Our gaming group has occasional weekend get-togethers where 10 to 15 of us meet up and play board games for an entire weekend. We split off into groups of 3, 4, 5 or 6 to play games throughout the day, but usually a the end of the evening we join up and play a large multi-player game.
Over the years the go-to game for this part of the evening is Werewolves of Millers Hollow. It allows large groups of players, involves lots of accusation, arguing, denial and lynchings in the pursuit of the werewolves (or the pursuit of the poor, innocent villagers).
I was very interested to see whether Secret Hitler could come close or even supplant Werewolves as the end of evening many-player game.
About Secret Hitler
Secret Hitler was a Kickstarter funded game that managed to raise nearly $1.5 million after aiming for a modest $54,450 target. The interest and hype around the game was enough for it to reach it’s goal 27 times over. I’m sure it helped that it was created by the creator of the runaway success that is Cards Against Humanity.
Secret Hitler is a board game for 6 to 10 players. Each player is given a role in secret as either a liberal, a fascist or Hitler. They are all members of the parliament, and parliament is responsible for passing policies into law. They can either pass liberal policies or fascist policies. The aim of the liberals is to pass 5 liberal policies, the aim of the fascists is to pass 6 fascist policies or get Hitler elected as Chancellor when the time is right.
Each turn a President is named (this position rotates round the table) who can select a Chancellor. The rest of the parliament vote as to whether they approve of the selection of Chancellor, and if not the next player becomes President and selects a Chancellor candidate for the players to vote on.
Once a Chancellor is voted in the President and Chancellor select a policy to pass into law. The President selects the top 3 policies, discards 1 and passes them on to the Chancellor. The Chancellor selects one to be passed into law. This mechanic has been used before is various games, but is the touchstone in Secret Hitler and the main cause of arguments and mistrust that makes the game so enjoyable. Although the President and Chancellor know what their own choices were, if a fascist policy was eventually passed they must convince the other players that they had no choice but to play it.
This is the foundation for the accusations and recriminations that will inevitably follow as the game progresses. While some other rules are brought into play later on, the bulk of the game is played out through the elections and policy choosing, and they form the basis for some lying, cheating and skulduggery.
Each game probably takes around 20-30 minutes – ideal for a late night multi-player. As you’d expect, the game takes slightly longer the more players involved, but that just adds to the enjoyment.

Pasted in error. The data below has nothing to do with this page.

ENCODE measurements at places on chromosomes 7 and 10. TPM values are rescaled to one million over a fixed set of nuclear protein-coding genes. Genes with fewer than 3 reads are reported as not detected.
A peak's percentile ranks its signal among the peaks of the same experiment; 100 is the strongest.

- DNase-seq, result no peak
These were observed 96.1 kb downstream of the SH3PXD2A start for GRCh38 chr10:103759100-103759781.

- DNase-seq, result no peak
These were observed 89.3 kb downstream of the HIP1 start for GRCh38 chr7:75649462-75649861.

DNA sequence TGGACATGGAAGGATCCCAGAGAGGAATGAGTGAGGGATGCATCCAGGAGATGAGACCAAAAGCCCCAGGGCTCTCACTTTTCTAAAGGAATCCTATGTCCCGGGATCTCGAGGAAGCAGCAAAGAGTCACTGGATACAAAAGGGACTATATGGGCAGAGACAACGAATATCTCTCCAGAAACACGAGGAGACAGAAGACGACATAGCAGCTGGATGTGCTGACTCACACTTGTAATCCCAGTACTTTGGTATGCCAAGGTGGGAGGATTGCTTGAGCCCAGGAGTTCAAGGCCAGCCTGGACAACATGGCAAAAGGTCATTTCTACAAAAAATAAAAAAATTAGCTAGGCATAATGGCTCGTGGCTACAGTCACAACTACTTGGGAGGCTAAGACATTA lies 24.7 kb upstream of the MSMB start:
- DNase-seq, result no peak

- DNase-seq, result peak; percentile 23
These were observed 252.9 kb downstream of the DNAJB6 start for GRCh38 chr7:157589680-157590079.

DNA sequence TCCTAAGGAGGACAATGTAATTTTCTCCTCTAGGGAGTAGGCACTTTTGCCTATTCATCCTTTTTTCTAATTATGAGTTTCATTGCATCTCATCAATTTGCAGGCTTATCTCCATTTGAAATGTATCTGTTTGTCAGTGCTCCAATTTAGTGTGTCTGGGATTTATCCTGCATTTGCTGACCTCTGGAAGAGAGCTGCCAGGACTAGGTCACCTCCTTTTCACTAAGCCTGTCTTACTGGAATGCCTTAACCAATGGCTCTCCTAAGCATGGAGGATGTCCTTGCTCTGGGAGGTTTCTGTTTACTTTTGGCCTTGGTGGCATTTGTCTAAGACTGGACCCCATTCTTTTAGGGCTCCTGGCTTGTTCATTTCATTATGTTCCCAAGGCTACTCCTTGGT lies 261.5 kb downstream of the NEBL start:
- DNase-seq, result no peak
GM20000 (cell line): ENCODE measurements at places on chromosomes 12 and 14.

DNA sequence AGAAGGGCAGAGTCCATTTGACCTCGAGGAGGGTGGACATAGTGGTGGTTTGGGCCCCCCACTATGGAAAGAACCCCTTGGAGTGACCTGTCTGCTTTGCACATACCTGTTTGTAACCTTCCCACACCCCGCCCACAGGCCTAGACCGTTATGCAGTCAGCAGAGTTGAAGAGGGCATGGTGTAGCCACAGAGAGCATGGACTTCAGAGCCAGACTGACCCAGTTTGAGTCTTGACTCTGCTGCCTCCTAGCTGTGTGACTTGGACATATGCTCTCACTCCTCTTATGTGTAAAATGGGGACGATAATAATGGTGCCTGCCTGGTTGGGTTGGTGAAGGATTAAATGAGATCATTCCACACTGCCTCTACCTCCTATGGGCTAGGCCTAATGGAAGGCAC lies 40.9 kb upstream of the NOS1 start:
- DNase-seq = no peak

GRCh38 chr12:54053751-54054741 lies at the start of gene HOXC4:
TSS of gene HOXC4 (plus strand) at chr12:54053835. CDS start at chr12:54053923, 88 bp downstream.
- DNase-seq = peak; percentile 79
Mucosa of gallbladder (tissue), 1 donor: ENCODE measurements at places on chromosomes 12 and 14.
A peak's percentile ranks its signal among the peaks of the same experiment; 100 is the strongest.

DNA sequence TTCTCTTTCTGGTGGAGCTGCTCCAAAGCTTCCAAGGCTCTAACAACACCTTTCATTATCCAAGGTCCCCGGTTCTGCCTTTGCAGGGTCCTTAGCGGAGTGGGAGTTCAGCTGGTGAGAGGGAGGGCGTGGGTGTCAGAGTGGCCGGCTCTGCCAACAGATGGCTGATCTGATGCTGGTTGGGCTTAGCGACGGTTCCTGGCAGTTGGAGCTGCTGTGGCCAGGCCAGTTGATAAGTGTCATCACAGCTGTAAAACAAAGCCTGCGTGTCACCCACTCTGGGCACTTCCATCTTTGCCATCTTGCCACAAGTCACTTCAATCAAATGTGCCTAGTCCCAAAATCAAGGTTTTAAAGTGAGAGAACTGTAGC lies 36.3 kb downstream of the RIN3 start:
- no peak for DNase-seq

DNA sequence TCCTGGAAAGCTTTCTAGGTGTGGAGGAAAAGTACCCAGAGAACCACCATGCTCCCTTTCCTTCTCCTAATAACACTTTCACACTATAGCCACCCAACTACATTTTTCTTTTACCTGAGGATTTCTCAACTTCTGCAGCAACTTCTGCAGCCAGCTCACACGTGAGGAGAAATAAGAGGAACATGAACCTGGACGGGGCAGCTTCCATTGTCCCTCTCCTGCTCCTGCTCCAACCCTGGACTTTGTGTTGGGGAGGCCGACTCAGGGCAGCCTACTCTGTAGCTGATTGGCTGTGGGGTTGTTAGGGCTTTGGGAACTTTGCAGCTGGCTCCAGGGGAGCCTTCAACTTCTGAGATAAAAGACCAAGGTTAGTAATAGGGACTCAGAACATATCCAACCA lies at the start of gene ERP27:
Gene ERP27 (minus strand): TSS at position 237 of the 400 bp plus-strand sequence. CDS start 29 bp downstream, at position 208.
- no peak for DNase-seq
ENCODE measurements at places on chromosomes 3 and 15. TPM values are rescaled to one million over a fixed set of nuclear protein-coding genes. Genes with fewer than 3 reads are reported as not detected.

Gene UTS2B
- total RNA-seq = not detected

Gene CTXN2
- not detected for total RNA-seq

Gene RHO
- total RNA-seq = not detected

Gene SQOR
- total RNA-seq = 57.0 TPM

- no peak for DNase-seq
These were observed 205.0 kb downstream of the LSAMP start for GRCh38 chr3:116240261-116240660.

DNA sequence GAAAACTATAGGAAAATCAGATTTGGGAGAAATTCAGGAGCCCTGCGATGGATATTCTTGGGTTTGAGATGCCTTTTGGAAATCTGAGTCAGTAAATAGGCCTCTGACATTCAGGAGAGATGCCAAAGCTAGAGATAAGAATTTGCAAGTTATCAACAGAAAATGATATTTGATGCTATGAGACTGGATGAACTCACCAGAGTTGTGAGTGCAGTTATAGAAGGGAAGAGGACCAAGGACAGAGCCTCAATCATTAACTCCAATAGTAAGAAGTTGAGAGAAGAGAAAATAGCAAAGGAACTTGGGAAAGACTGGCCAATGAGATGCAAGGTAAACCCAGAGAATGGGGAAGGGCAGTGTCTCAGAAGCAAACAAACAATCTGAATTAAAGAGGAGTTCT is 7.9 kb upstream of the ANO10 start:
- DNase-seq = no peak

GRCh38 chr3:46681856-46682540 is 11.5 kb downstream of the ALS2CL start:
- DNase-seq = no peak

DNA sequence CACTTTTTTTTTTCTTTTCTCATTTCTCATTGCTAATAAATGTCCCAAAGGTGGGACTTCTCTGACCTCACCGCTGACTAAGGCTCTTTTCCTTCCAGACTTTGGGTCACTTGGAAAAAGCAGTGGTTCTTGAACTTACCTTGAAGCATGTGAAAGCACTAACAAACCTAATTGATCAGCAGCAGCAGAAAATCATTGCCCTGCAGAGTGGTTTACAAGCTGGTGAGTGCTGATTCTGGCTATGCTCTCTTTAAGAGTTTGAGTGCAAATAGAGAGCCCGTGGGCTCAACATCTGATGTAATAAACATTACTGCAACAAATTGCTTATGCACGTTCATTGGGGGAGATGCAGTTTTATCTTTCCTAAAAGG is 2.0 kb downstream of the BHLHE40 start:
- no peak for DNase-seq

More players = more uncertainty = more arguments = more fun.
The number of Liberals and fascists in the game depends on the number of players in the game. I’ve done a quick calculation of the percentage of fascists in in the game depending on the number of players.
The percentage of the players who are fascists tends to higher for games with an odd number of players. It mostly seems balanced except perhaps for the 33.3% fascists in the 6-player game which favours the liberals and the 44.4% fascists in a 9-player game which favours the fascists.
Admittedly we haven’t play-tested the game enough to really test the balance, but I’m going to go out on a limb and say the 9-player version is too-biased towards the fascists, just from experience of playing a few games.
I haven’t played this out as a thought game, but with 9 players including 3 fascists and Hitler, I wonder whether by declaring themselves immediately, could the liberals actually stop them? I think they probably could, but the fact that I’m not certain leads me to think that the balance isn’t quite right for 9 players.
The other major balancing factor is that there are more fascist policies than liberal policies in the policy deck. This is the bias that embeds the mistrust in the game. Too often a liberal President gets 3 fascist policies in hand and must pass fascist policies to his Chancellor. Or indeed, the chance is fairly high so a fascist President can pretend this is the case.
The options for deception are myriad and exciting and the entire ebb and flow of the game depends on how the players explain away what are sometimes impossible choices.
All the games we played had a lot of discussion and accusation, but all ended up being fairly well balanced and could have gone either way. I think the liberals won twice and the fascists twice.
As I’ve suggested earlier, the game requires and encourages a lot of speculation about the identities of the fascists. Without the uncertainty brought about by the balance of the rules this wouldn’t exist.
On multiple plays if the game you get to see patterns of play that could signify certain things, but luckily, even with these insights it’s still hard to be sure.
Unlike Werewolves, nobody dies until quite late on in the game so generally people remain interested throughout.
To me, a game like this it should favour the Liberals (or the villagers in Werewolves). The fascists / werewolves should have to play well to be able to win.
So far, after a few plays of the game it seems balanced. So far it’s very enjoyable and keeps everyone interested until the end.
It would be great to see the game expanded to cope with 12 players to cater for even more of our end of evening scenarios.
Overall I would definitely recommend “Secret Hitler”.